Let the Giver Beware: 3 Boxes to Check Before #GivingTuesday

Whether it's the holiday season, tax time or another occasion prompting you to be one of the millions of American households contributing more than $2,000 to charity this year, you may be confident you're supporting good causes. But are you supporting good organizations?

In my years as a journalist, volunteer, donor and nonprofit employee, I've experienced good, bad and ugly charities. Frankly, I'm a bit jaded. But I haven't given up on giving -- far from it. I'm even a big fan of 24-hour giving campaigns like Seattle Foundation's GiveBIG and #GivingTuesday, the post-Thanksgiving movement throwing shade on the mass consumerism of Black Friday and Cyber Monday. The lessons I've learned the hard way can help make my family's contributions more effective and shape our conversation on smarter giving.

Do Your Homework

With the magic of the Internet, a 501(c)(3) organization's mission, personnel, finances and impact statements are mere clicks away. Serious philanthropists will do their homework, including checking a charity's IRS Form 990 for any red flags over the past three years. But serious philanthropists also have people to help them do this -- and enough money to tolerate higher levels of risk, if they don't catch a problem until later.

For the rest of us, here are three things anyone can check quickly:

  1. Who's on the Board? A nonprofit's board is the first and last line of defense against incompetent, unethical and illegal behavior. Check the organization's website. Are there at least five board members, not including the executive director? Do they show a range of expertise, including representation of the population the nonprofit serves? (A young nonprofit may have a steering committee instead; the same reasoning applies.) Are there any new members, or have the same names been listed for years?

  • Review the Reviews. Search the nonprofit's name and "reviews" to scan what former staff and volunteers have posted on sites like Glassdoor, GreatNonprofits and GuideStar. Is there a pattern of complaints? It's encouraging if a nonprofit has had positive media coverage in the past year, but busy reporters don't always do all their homework, either. For extra credit, you could search for people who have previously worked or volunteered at the organization, through LinkedIn's "Past Company" option or even just word of mouth, and take note if you find high turnover.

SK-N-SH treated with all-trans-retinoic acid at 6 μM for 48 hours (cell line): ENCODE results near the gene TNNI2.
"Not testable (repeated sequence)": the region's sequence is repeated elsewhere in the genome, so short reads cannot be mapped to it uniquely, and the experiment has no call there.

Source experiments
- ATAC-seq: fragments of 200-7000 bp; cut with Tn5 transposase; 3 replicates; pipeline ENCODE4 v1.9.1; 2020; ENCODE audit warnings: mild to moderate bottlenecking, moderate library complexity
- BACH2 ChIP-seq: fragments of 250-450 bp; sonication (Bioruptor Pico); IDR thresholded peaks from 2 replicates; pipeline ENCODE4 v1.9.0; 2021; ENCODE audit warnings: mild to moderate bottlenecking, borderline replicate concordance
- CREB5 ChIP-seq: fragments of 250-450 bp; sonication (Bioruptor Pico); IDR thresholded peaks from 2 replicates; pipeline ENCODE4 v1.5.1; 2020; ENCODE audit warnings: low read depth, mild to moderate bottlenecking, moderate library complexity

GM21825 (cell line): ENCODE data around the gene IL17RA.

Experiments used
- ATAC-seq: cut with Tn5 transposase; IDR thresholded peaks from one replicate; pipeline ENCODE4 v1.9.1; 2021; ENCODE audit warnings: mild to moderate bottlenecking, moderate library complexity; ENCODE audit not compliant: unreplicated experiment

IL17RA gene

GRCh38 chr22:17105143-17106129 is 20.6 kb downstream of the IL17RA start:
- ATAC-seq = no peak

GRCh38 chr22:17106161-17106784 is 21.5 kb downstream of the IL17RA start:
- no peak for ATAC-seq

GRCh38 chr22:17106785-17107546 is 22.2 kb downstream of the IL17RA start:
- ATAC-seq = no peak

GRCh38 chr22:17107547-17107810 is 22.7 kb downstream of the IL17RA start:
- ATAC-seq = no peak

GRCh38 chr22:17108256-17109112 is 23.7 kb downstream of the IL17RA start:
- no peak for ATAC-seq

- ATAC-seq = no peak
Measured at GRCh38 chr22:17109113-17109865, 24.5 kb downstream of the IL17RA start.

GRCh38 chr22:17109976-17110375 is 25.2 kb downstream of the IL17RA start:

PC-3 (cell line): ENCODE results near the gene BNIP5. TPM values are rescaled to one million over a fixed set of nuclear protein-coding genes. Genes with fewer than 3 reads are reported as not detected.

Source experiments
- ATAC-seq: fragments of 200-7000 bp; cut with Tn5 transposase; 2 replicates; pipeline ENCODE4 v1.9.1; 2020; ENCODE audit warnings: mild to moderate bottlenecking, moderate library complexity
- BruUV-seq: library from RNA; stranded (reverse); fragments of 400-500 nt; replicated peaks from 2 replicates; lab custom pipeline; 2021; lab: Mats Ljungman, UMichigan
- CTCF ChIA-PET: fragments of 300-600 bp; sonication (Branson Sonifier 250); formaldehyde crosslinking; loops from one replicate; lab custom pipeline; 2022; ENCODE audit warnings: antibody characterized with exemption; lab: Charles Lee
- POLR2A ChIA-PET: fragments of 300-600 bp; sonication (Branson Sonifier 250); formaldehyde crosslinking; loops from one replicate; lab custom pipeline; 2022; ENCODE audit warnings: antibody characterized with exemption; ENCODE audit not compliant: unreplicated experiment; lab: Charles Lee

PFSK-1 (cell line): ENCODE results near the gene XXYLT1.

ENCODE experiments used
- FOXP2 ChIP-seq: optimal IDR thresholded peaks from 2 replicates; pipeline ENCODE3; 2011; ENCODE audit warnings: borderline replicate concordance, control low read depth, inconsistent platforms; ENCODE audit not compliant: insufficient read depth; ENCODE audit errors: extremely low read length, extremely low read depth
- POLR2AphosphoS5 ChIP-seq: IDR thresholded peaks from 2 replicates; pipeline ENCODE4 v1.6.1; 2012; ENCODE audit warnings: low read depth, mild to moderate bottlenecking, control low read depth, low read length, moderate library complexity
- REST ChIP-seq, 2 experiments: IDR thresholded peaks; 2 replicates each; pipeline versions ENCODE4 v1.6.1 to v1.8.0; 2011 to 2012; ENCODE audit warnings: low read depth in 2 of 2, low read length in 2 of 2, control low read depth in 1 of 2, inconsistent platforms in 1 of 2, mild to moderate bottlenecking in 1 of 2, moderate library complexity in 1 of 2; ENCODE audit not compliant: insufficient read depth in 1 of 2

• Make the Call. Anyone can have an email address. Is it easy to find the organization's phone number and physical address? Do they answer the phone or return your call within two business days? If they do, ask about their goals, strategies and challenges, and if you could attend a program or volunteering opportunity in the next two months.
  • Some philanthropists like to consider how much of their donations go to overhead versus programs, through the organization's marketing materials or sites like Charity Navigator (for nonprofits with more than $1 million in annual revenue). I used to be one of them, but now I know better. The temptation to give to charities that claim nearly every penny goes to programs, rather than operating expenses, has two consequences: 1) organizations limp along without the resources needed to make sustainable impact or 2) organizations cook the books to make it seem like more of their expenses are program-related. The Overhead Myth leads to the Starvation Cycle. If you truly want to support an organization's theory of change, you need to be willing to support keeping its lights on.

    Other donors like to see that a nonprofit has gotten consistent support from foundations, which have vetting processes that should pick up any problems after the first year or two. It does take more time to find and confirm this information, but after participating in Laura Arrillaga-Andreessen's Giving 2.0 course and Philanthropy Northwest's Best Practices workshop for grantmakers, I'm convinced it's worth the effort. Fortunately, many foundations now list their grant recipients online; a community foundation can guide you to vetted nonprofits in its city or county.

    Start Small

    Once you've found a new charitable organization to support, start with a small donation -- less than $100 -- and see how it goes. Did you get a receipt and a thank you? Does your employer match your donation? Do you get invited to participate in events, virtually or in person? Do you get some kind of proof of impact? If you're satisfied, keep giving! If not, there are many other fish in the 501(c)(3).

    Giving feels great. Giving to an organization that's ineffective or incompetent, especially at the expense of supporting a better one, feels disappointing. Giving to an organization that turns out to be unethical or illegal feels awful! Let the giver beware -- and be aware. On #GivingTuesday and throughout the year, let's support the charities that not only want and need, but truly deserve our gifts.

    Based in Seattle, Nicole Neroulias Gupte is the communications manager at Philanthropy Northwest.